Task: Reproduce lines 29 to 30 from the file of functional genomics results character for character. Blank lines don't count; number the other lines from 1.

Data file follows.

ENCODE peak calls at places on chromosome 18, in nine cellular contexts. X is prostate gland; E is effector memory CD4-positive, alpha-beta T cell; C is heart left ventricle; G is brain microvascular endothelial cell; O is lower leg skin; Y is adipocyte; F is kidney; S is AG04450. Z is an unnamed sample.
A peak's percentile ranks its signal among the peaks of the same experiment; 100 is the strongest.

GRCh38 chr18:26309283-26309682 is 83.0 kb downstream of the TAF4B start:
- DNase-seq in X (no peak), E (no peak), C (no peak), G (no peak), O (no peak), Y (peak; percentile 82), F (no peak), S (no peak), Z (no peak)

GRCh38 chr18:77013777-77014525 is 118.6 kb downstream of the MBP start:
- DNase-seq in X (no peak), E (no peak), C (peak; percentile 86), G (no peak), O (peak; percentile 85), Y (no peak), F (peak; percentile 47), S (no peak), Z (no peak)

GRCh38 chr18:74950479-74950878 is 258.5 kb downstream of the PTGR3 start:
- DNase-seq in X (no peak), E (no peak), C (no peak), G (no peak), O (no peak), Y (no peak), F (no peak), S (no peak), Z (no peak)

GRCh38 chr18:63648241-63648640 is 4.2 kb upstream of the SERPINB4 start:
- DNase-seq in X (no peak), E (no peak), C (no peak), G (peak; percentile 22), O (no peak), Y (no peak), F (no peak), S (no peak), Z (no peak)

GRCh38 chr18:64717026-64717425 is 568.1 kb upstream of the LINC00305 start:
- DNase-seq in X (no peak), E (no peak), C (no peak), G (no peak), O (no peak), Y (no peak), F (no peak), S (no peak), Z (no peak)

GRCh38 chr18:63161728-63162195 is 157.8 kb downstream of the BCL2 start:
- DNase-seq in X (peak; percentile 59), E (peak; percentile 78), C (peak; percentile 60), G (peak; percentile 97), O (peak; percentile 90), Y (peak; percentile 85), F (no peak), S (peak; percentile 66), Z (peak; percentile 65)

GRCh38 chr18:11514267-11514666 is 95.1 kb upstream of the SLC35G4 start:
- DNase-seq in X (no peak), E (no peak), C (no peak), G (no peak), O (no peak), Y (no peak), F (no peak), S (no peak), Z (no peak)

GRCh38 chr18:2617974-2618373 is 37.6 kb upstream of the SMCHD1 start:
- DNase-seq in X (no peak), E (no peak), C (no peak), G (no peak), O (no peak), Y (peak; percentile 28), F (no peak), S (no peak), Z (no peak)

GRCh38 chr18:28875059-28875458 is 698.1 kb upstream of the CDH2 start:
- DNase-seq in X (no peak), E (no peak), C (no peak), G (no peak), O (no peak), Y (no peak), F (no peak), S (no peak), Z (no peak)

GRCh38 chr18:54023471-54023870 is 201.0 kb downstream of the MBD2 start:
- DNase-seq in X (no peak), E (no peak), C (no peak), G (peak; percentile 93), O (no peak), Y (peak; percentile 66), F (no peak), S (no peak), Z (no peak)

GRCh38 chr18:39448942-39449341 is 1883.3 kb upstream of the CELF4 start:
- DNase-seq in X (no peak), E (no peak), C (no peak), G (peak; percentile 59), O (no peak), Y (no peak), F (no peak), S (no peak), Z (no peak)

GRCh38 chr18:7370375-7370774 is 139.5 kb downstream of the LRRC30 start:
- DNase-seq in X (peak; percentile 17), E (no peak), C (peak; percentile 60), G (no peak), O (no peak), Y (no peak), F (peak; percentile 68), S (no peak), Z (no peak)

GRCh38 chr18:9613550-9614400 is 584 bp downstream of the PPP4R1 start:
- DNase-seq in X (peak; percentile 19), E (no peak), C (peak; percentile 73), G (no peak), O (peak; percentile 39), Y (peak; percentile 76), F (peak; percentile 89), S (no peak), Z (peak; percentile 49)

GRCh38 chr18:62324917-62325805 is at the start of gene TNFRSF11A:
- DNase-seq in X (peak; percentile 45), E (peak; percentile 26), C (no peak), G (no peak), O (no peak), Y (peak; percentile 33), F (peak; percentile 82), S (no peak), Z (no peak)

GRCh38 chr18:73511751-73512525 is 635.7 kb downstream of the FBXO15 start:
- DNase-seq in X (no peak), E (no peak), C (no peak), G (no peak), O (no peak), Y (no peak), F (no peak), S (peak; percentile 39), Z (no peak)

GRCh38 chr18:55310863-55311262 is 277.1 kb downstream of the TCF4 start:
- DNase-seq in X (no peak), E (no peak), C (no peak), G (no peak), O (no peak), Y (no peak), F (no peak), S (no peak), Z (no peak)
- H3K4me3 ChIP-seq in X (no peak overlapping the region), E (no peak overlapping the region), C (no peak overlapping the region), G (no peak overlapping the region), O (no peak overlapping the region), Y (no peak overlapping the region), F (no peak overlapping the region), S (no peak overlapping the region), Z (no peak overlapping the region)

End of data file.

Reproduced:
GRCh38 chr18:62324917-62325805 is at the start of gene TNFRSF11A:
- DNase-seq in X (peak; percentile 45), E (peak; percentile 26), C (no peak), G (no peak), O (no peak), Y (peak; percentile 33), F (peak; percentile 82), S (no peak), Z (no peak)